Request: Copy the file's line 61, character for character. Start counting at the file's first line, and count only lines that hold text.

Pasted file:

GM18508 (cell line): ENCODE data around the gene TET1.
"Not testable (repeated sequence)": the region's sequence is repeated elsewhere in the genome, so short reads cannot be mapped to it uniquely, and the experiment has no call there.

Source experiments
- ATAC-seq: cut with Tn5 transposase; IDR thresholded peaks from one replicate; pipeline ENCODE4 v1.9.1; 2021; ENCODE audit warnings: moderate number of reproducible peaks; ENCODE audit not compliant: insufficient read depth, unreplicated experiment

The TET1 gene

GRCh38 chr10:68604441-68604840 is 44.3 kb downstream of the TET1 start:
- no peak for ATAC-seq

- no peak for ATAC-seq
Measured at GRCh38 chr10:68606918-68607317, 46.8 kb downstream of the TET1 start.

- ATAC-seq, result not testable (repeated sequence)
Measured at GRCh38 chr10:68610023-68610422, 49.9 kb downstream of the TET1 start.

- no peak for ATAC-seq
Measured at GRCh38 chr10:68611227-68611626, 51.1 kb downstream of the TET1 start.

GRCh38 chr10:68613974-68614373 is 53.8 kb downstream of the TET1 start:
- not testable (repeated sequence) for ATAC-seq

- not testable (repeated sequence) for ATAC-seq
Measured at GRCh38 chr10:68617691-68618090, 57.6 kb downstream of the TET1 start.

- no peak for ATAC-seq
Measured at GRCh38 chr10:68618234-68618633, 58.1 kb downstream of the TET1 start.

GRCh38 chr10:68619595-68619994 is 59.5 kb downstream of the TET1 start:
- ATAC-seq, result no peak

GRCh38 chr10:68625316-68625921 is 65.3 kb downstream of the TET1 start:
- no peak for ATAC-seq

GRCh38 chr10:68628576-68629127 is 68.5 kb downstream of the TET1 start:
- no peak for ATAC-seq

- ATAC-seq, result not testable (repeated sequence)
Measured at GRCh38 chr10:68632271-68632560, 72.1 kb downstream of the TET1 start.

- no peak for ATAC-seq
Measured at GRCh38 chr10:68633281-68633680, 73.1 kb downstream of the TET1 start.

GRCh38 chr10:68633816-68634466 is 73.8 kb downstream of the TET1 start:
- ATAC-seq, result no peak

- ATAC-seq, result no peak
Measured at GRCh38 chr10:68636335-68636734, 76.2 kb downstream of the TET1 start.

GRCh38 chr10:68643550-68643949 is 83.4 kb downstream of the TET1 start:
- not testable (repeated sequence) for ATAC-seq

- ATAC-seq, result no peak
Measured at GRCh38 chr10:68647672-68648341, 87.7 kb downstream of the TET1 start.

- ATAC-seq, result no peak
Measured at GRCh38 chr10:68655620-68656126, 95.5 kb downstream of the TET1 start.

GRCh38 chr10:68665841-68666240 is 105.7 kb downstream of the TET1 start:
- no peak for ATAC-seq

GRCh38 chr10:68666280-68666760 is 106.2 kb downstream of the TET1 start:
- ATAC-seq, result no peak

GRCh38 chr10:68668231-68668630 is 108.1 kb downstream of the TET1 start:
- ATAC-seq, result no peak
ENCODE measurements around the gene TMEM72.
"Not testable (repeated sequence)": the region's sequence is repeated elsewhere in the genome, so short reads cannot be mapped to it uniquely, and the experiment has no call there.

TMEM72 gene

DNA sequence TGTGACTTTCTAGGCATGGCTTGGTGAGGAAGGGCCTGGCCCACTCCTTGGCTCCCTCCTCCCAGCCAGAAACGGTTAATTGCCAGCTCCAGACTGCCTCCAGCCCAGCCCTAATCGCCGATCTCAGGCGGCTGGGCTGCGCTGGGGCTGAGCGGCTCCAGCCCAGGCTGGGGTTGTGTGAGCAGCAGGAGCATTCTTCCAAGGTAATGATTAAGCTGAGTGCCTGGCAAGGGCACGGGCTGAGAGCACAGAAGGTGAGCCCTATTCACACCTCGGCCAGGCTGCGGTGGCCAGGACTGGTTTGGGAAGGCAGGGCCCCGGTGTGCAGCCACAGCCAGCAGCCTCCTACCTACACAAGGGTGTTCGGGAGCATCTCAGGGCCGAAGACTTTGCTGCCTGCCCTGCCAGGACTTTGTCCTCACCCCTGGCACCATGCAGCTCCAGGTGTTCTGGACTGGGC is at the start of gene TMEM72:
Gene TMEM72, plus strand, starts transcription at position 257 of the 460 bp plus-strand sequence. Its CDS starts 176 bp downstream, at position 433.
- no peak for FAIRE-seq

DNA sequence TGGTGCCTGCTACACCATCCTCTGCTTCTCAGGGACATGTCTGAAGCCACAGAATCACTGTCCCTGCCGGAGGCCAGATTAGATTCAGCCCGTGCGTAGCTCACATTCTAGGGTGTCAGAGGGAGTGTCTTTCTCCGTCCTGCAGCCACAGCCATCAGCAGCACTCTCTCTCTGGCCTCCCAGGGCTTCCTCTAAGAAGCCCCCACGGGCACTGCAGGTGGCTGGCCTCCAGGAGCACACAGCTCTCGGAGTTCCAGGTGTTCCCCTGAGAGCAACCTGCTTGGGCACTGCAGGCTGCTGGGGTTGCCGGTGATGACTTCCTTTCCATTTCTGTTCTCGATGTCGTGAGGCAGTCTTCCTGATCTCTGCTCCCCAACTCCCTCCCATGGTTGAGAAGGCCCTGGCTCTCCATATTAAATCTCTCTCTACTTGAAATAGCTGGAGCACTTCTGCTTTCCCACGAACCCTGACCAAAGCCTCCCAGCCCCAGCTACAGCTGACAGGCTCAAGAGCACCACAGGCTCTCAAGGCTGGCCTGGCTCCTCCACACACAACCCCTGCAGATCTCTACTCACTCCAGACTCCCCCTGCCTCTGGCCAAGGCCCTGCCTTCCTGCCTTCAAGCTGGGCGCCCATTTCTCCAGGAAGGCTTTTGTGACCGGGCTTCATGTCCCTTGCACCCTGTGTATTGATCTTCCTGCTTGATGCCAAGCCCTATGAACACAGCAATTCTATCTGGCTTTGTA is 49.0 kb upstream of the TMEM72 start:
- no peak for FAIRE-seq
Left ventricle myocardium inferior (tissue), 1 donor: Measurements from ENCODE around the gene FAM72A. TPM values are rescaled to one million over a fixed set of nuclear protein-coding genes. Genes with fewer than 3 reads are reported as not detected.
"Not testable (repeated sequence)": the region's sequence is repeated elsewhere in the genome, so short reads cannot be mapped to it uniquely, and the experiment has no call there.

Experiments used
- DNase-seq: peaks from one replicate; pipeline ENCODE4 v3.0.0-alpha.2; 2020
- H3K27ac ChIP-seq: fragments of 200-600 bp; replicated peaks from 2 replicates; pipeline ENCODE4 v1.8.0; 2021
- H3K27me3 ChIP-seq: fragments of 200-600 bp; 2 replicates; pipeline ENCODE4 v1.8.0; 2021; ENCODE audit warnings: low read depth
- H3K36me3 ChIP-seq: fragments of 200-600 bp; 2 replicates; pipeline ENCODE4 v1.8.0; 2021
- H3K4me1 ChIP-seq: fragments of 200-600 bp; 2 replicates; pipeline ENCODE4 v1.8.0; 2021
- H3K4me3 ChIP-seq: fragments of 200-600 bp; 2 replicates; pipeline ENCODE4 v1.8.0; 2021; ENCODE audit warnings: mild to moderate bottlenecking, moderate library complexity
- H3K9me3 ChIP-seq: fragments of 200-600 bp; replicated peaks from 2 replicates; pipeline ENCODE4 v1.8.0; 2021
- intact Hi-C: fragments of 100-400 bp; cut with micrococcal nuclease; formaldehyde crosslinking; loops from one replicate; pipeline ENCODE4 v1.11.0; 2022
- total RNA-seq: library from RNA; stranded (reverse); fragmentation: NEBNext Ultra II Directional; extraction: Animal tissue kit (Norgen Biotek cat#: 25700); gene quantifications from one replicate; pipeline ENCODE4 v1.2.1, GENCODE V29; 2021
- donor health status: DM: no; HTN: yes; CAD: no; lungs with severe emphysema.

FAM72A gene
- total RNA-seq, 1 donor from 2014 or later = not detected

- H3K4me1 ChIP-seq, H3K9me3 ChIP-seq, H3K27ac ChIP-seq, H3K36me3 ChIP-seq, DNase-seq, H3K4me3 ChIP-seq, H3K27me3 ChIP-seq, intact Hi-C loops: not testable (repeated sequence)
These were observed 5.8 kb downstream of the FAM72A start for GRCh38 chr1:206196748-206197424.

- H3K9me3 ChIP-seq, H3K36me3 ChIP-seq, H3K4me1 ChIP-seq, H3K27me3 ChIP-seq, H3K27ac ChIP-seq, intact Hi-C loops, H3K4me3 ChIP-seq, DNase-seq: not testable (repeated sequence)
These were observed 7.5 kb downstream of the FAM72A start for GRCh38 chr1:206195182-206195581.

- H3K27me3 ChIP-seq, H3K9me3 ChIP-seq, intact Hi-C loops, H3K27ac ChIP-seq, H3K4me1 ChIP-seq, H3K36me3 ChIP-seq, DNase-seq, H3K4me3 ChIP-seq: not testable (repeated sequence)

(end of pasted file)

- H3K4me1 ChIP-seq: fragments of 200-600 bp; 2 replicates; pipeline ENCODE4 v1.8.0; 2021